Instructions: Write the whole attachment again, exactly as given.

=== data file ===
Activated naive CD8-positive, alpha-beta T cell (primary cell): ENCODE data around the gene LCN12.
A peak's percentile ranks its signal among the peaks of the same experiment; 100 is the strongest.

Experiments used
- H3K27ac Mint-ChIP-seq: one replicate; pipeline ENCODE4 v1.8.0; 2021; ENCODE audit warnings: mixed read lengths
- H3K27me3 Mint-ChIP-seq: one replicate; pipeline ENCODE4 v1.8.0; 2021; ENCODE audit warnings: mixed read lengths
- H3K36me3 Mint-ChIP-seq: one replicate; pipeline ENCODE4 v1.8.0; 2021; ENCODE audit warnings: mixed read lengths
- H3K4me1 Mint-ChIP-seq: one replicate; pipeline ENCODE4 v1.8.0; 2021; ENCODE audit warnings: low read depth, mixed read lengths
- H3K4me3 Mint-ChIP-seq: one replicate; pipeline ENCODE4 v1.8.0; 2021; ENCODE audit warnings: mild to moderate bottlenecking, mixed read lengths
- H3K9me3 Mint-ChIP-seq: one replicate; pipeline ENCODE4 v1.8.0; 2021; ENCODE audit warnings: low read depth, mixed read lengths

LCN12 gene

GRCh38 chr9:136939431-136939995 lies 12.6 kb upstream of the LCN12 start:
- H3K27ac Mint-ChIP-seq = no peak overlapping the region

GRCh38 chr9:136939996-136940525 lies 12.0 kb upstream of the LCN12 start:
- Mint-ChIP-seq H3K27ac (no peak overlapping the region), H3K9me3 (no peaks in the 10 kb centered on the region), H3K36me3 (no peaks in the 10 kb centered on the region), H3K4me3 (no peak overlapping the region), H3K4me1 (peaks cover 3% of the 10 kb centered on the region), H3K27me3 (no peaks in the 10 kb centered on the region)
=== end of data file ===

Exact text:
Activated naive CD8-positive, alpha-beta T cell (primary cell): ENCODE data around the gene LCN12.
A peak's percentile ranks its signal among the peaks of the same experiment; 100 is the strongest.

Experiments used
- H3K27ac Mint-ChIP-seq: one replicate; pipeline ENCODE4 v1.8.0; 2021; ENCODE audit warnings: mixed read lengths
- H3K27me3 Mint-ChIP-seq: one replicate; pipeline ENCODE4 v1.8.0; 2021; ENCODE audit warnings: mixed read lengths
- H3K36me3 Mint-ChIP-seq: one replicate; pipeline ENCODE4 v1.8.0; 2021; ENCODE audit warnings: mixed read lengths
- H3K4me1 Mint-ChIP-seq: one replicate; pipeline ENCODE4 v1.8.0; 2021; ENCODE audit warnings: low read depth, mixed read lengths
- H3K4me3 Mint-ChIP-seq: one replicate; pipeline ENCODE4 v1.8.0; 2021; ENCODE audit warnings: mild to moderate bottlenecking, mixed read lengths
- H3K9me3 Mint-ChIP-seq: one replicate; pipeline ENCODE4 v1.8.0; 2021; ENCODE audit warnings: low read depth, mixed read lengths

LCN12 gene

GRCh38 chr9:136939431-136939995 lies 12.6 kb upstream of the LCN12 start:
- H3K27ac Mint-ChIP-seq = no peak overlapping the region

GRCh38 chr9:136939996-136940525 lies 12.0 kb upstream of the LCN12 start:
- Mint-ChIP-seq H3K27ac (no peak overlapping the region), H3K9me3 (no peaks in the 10 kb centered on the region), H3K36me3 (no peaks in the 10 kb centered on the region), H3K4me3 (no peak overlapping the region), H3K4me1 (peaks cover 3% of the 10 kb centered on the region), H3K27me3 (no peaks in the 10 kb centered on the region)